Success in RNA-Seq – Sample Prep and Workflow considerations

by Natalie McDonald, PhD

RNA in the cell is comprised of a variety of populations, including traditional poly-adenylated messenger RNA (polyA RNA), non-adenlyated RNA, which may be coding or regulatory, ribosomal RNA (rRNA) and small and micro RNA.  The first step to success in your RNA-seq project is to determine which of these populations you wish to assay.  All of the planning of experimental set-up can be for naught without proper preparation.  Proper sample collection and preservation is an important consideration.  While cultured cells can be simply grown and harvested in a more controlled time frame and environment, collection of flow sorted samples, tissue samples, blood or body fluid may require more planning, such as coordination of schedules, storage of a sample prior to extraction, or transfer of a sample between laboratories.  Preservation can be accomplished in many ways.  Some samples can simply be frozen at -80°C directly.  Alternatively samples can be submerged in an RNA preservation reagent such as RNAlater to allow the investigator to store a sample for prolonged periods before isolating RNA.  Some sample types, including blood and serum, contain very high levels of RNAse which will degrade the nascent RNA to be studied very quickly.  Preservation of blood can be done using PAXgene tubes or RNAlater.  However, both preservation methods require unique RNA extraction protocols downstream.  Individuals wishing to carry out small RNA sequencing need to use appropriate RNA isolation techniques to ensure small RNAs are retained.  Many commonly used column-based extraction kits fail to reproducibly retain RNA under 50-70 nucleotides which can result in skewing of the RNA-seq result. The importance of the selection of the most appropriate sample collection, preservation and RNA extraction method cannot be overstated in the success of your RNA-seq project.


When selecting your service provider, it is important to clearly communicate your project needs and goals. myGenomics offers a variety of RNA-seq solutions and discusses your project in detail prior to beginning any work to ensure you will obtain the desired data (Figure 1).   PolyA mRNA sequencing is typically performed using oligo dT priming or oligo dT capture of the poly-adenylated mRNA, followed by double stranded cDNA preparation using standard techniques (reverse transcription and second strand synthesis).  Because the polyA mRNA can be selectively targeted during the cDNA preparation process, rRNA is of minor concern in these samples.  However, polyA mRNA studies are very sensitive to the quality of the total RNA.  Low RNA integrity would result in 3’ bias in the RNA-seq result.  The lower the RIN value of the total RNA sample, the greater the severity of bias.  While this would not impact genes expression analysis on the gene level, isoform analysis would be hampered or non-quantitative.  Many reasons may underlie low RIN values for a total RNA sample, including inherent sample properties as seen in formalin-fixed paraffin-embedded (FFPE) samples or immunoprecipitated RNA, or sample degradation.  In these instances, random primed cDNA preparation is recommended.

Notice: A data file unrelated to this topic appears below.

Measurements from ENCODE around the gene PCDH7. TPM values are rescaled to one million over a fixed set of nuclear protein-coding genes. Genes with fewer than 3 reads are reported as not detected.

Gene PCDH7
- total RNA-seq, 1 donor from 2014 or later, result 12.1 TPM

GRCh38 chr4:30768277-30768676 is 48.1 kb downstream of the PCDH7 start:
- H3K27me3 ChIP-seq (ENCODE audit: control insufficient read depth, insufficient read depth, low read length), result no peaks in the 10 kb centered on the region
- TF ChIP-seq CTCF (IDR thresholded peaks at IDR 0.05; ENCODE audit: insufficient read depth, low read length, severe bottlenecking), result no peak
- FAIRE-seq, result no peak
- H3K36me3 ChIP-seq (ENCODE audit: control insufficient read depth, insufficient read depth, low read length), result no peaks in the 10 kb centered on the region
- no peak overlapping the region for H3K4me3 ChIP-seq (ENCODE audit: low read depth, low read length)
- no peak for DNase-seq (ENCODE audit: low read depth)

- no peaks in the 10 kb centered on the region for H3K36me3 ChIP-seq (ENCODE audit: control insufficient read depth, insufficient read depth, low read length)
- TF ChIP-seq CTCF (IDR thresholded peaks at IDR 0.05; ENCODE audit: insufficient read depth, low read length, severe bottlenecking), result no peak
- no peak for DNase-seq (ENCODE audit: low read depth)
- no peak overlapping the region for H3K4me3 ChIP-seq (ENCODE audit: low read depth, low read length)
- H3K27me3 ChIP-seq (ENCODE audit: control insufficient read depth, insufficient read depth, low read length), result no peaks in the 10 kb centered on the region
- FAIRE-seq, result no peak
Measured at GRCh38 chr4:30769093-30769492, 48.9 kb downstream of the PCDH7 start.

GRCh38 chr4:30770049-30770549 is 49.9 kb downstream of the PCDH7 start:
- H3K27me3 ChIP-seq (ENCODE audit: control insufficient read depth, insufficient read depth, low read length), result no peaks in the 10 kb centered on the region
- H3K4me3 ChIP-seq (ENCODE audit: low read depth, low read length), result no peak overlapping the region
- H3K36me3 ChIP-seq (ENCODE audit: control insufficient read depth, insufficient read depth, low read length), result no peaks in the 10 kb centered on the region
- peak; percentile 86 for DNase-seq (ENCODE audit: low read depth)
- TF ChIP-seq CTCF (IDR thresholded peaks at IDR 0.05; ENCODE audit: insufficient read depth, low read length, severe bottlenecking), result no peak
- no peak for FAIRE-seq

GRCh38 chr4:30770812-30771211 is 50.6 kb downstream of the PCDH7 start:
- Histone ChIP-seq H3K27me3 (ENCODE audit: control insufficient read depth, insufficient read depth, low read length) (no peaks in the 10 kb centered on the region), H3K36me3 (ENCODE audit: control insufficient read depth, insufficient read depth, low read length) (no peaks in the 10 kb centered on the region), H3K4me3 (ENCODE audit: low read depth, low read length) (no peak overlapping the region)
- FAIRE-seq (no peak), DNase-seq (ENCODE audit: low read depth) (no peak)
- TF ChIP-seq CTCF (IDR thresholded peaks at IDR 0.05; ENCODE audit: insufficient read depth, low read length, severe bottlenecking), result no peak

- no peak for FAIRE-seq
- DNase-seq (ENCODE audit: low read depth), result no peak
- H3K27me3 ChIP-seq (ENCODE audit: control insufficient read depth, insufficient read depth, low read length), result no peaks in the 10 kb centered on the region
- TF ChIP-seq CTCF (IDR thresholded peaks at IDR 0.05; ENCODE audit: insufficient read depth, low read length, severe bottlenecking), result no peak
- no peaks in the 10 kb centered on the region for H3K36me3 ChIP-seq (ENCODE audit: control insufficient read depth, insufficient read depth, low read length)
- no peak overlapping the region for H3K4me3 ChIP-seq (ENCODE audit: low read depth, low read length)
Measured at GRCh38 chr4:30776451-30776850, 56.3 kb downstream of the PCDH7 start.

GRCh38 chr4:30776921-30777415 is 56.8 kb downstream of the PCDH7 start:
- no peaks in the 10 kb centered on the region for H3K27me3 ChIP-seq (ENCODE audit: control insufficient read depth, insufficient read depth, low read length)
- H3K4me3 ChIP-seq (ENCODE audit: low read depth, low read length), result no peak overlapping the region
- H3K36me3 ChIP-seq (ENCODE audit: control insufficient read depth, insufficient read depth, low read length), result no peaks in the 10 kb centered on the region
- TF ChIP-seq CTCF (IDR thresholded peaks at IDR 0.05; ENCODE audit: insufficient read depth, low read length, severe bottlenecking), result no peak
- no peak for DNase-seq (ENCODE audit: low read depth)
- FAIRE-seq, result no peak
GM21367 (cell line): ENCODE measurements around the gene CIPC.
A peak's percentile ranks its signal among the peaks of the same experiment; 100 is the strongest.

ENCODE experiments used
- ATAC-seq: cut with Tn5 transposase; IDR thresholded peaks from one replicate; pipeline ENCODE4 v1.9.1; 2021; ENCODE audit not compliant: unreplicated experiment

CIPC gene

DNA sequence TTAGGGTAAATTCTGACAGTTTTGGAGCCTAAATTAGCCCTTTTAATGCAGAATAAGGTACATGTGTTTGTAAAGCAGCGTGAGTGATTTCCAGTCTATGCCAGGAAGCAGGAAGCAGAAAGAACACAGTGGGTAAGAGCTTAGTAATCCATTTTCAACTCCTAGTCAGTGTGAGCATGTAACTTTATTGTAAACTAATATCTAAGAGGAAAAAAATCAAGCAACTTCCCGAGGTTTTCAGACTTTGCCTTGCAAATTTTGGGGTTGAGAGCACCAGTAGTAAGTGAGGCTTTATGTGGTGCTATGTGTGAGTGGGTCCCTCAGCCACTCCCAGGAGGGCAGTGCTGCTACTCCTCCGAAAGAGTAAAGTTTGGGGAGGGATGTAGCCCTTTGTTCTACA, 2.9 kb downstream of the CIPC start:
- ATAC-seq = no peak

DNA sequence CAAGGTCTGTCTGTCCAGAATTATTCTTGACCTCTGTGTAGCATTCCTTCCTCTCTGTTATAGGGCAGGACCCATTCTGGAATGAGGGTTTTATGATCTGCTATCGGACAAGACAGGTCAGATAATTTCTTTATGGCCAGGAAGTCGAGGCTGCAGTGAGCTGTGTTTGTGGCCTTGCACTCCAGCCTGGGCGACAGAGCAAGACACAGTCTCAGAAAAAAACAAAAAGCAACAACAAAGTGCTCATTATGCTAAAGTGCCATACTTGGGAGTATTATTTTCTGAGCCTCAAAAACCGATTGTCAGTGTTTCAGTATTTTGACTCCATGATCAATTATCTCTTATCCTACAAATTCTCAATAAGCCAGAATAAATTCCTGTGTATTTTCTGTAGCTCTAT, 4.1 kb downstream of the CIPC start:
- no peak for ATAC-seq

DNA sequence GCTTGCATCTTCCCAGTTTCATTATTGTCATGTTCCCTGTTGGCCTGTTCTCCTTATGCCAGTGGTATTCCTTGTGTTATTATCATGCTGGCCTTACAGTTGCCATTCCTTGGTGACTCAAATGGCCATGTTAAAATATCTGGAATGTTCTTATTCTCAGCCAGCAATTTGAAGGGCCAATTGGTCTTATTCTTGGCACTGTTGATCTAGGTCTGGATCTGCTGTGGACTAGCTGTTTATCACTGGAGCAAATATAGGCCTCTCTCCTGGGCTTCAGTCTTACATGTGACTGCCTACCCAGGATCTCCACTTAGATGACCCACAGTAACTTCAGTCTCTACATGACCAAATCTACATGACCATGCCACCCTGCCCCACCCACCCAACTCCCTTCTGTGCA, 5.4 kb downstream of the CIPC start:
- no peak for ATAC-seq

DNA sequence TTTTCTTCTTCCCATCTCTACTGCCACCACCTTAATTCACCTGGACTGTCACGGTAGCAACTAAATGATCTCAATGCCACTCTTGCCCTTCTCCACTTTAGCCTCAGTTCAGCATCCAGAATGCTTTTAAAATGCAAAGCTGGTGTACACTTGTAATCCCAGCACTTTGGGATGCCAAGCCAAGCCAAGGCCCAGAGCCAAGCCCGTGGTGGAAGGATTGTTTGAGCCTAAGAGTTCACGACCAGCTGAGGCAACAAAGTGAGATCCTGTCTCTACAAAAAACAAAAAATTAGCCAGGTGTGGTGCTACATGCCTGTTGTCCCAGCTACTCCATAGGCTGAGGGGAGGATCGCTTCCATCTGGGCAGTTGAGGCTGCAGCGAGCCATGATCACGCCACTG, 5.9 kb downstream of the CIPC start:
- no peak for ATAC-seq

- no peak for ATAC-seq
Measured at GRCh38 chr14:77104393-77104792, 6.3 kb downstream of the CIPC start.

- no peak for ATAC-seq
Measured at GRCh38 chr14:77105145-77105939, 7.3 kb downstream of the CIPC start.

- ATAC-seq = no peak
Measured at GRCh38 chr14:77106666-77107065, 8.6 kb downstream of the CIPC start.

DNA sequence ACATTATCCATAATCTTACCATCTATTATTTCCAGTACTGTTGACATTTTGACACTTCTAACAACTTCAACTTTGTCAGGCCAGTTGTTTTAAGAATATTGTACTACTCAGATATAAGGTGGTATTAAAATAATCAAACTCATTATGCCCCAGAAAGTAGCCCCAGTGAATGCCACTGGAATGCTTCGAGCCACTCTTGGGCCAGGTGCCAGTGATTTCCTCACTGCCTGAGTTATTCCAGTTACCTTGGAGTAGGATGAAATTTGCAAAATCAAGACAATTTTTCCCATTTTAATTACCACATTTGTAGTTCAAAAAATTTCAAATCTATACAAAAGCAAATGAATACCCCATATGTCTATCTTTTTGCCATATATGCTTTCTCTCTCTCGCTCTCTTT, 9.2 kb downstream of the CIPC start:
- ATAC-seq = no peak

For studies which desire inclusion of non-adenylated mRNA in addition to polyA mRNA, myGenomics utilizes the Epicentre Ribo-Zero rRNA depletion kit followed by random-primed cDNA synthesis.  Low RIN samples should also be processed for rRNA depletion prior to random-primed cDNA synthesis.  rRNA comprises up to 80% of the total RNA in a cell, and failure to selectively deplete this population would result in an RNA-seq dataset comprised of essentially rRNA reads only.  Not only is rRNA depletion of concern, but for samples derived from whole blood, globin RNA depletion using GLOBINclear is recommended, a service which myGenomics can provide. Techniques have improved for cDNA preparation, making the input requirements much lower than just a few years ago even for random-primed projects.  myGenomics can process samples for random-priming with as little as 500ng total input.

In addition to the RNA-seq study designs to assess long RNA populations, certain studies are designed to study only the small and micro-RNAs of the cell, requiring specialized library preparation.  These libraries are prepared using ligation of adapters directly to the RNA prior to reverse transcription.  This is followed by strict size selection of the library to ensure only the small RNA populations are sequenced.  Such libraries typically do not require the long read lengths employed in standard RNA-seq, that is paired end 75-100nt reads.  Instead, much shorter single-end read reads (35nt) can be utilized.

Strand preservation can be retained in standard RNA-seq by utilizing dUTP in the first strand cDNA reaction, followed by standard second strand synthesis.  The resulting cDNA can be used in the initial steps of library preparation (end-repair, A-tailing and adapter ligation) followed by digestion of the uracil containing strand.  The result is a library with a theoretical 2:1 read bias toward the template DNA strand.

myGenomics has also developed a universal RNA-seq workflow, which allows sequencing of all of the populations in a single reaction.  This workflow has the advantage of providing a strand-specific library, allowing the customer to determine which strand of the genomic DNA serves as the template during transcription.  Our scientists also have experience in transcript-specific library preparation and sequencing employing primers targeting a set of specific transcripts of interest or using custom library capture to target pathway specific or project specific genes of interest.

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